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At a Glance:
July 16, 2009
Concurrent Medical Necessity


July 16, 2009


This case is decided pursuant to Chapter 410 of the Texas Workers’ Compensation Act and Rules of the Division of Workers’ Compensation adopted thereunder.


A contested case hearing was held on July 9, 2009, to decide the following disputed issue:

Is the preponderance of the evidence contrary to the decision of the Independent Review Organization (IRO) that Claimant is not entitled to a one-year spa membership with swimming pool access for the compensable injury of _________?


Respondent/Carrier appeared by telephone, and was represented by Attorney WS. Although Petitioner/Claimant was advised of the date, time, and location of the hearing, she elected not to appear, having previously notified the Office of Injured Employee Counsel of her intent in this matter.


Claimant's treating doctor recommended that she be allowed a spa membership for weight loss purposes. The Independent Review Organization denied the requested membership, citing the utility of a home exercise program that would provide similar health benefits.


Section 408.021 of the Texas Labor Code provides that an employee who sustains a compensable injury is entitled to all health care reasonably required by the nature of the injury as and when needed. Section 401.011(22-a) defines health care reasonably required as “health care that is clinically appropriate and considered effective for the injured employee’s injury and provided in accordance with best practices consistent with: (A) evidence based medicine; or (B) if that evidence is not available, generally accepted standards of medical practice recognized in the medical community.” “Evidence based medicine” is further defined, by Section 401.011(18-a) as the use of the current best quality scientific and medical evidence formulated from credible scientific studies, including peer-reviewed medical literature and other current scientifically based texts, and treatment and practice guidelines in making decisions about the care of individual patients.

In accordance with the above statutory guidance, the Division of Workers' Compensation has adopted treatment guidelines by Division Rule 137.100. This rule directs health care providers to provide treatment in accordance with the current edition of the Official Disability Guidelines (ODG), and such treatment is presumed to be health care reasonably required as defined in the Texas Labor Code. Thus, the focus of any health care dispute starts with the health care set out in the ODG.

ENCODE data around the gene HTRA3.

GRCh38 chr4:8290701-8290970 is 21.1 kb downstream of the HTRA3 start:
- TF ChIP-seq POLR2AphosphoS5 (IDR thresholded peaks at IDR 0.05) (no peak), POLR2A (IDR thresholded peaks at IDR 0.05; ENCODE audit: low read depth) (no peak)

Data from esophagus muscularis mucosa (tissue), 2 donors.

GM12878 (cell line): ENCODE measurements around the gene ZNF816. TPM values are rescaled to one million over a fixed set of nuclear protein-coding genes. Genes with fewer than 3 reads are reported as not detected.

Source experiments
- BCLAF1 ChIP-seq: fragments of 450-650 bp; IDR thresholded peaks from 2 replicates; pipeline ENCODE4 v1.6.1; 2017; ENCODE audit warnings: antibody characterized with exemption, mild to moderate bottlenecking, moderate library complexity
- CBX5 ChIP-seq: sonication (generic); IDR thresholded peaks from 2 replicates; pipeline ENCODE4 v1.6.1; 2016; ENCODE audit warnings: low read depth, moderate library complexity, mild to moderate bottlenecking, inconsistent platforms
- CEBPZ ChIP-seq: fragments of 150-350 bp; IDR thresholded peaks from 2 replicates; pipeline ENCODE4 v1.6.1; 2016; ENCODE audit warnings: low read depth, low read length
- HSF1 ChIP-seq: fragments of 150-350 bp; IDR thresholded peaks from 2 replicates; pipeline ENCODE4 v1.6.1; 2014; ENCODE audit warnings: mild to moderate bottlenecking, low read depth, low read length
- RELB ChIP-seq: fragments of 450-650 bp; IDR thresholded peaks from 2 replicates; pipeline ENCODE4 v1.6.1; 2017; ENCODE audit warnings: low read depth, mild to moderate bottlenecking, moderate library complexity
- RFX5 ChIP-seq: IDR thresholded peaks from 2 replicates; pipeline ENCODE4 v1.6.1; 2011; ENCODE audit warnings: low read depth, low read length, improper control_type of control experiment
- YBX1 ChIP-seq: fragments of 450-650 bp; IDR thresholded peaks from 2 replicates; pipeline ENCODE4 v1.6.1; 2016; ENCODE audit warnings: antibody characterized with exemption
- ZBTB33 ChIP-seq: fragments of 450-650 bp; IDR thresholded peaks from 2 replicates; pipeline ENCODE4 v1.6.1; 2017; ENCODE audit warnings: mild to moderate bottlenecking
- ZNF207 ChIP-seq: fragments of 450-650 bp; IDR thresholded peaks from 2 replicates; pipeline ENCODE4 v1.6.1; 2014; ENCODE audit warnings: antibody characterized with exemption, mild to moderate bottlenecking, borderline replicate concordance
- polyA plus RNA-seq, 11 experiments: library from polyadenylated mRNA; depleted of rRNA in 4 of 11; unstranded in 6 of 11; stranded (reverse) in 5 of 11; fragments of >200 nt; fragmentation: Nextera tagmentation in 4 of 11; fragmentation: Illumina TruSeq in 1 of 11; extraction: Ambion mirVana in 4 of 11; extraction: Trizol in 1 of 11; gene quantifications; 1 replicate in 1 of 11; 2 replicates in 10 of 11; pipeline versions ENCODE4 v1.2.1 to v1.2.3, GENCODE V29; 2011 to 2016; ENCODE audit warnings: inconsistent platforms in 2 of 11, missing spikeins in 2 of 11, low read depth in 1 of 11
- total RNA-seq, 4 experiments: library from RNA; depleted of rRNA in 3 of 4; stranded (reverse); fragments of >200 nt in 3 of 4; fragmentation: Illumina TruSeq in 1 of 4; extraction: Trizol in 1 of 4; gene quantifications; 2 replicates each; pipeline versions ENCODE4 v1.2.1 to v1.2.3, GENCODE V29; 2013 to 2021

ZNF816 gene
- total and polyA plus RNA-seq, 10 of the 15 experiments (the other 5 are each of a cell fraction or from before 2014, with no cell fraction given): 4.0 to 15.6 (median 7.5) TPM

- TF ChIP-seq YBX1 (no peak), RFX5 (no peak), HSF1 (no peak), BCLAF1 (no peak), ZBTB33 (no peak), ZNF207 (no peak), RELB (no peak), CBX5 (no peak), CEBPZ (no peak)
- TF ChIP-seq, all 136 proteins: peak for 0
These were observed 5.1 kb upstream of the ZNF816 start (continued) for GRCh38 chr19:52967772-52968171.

With regard to aquatic therapy, the ODG sets forth the following:

Recommended as an optional form of exercise therapy, where available, as an alternative to land-based physical therapy. Aquatic therapy (including swimming) can minimize the effects of gravity, so it is specifically recommended where reduced weight bearing is desirable, for example extreme obesity. There may be advantages to weightless running in back pain recovery.

However, the ODG also recommends non-aquatic exercise and physical therapy. As Claimant has presented no evidence-based medical opinion to justify choosing aquatic therapy over equally effective methods available to her, a decision in Carrier's favor is appropriate with respect to the sole issue presented for resolution herein.

Even though all the evidence presented was not discussed, it was considered. The Findings of Fact and Conclusions of Law are based on all of the evidence presented.


  1. On _________, Claimant was employed by (Employer).
  2. On _________, Employer subscribed to a policy of workers' compensation insurance issued by the Continental Insurance Company.
  3. On _________, Claimant sustained an injury arising out of the course and scope of her employment with Employer.
  4. The Division delivered to Claimant a single document stating the true corporate name of Carrier, and the name and street address of Carrier’s registered agent, which document was admitted into evidence as Hearing Officer’s Exhibit Number 2.
  5. Claimant's treating doctor, R. CP, M.D., recommended that Claimant obtain a one-year spa membership, with swimming pool access, for purposes of weight reduction.
  6. The Independent Review Organization (IRO) determined that the requested spa membership was not reasonable and necessary health care for Claimant's compensable injury of _________.
  7. A one-year spa membership with swimming pool access is not health care reasonably required for Claimant's compensable injury of _________.


  1. The Texas Department of Insurance, Division of Workers’ Compensation, has jurisdiction to hear this case.
  2. Venue is proper in the (City) Field Office.
  3. The preponderance of the evidence is not contrary to the IRO's decision that a one-year spa membership with swimming pool access is not health care reasonably required for the compensable injury of _________.


Claimant is not entitled to a one-year spa membership with swimming pool access for her compensable injury of _________.


Carrier is not liable for the benefits at issue in this hearing. Claimant remains entitled to medical benefits for the compensable injury in accordance with §408.021.

The true corporate name of the insurance carrier is CONTINENTAL INSURANCE COMPANY, and the name and address of its registered agent for service of process is


Signed this 16th day of July, 2009.

Ellen Vannah
Hearing Officer

End of Document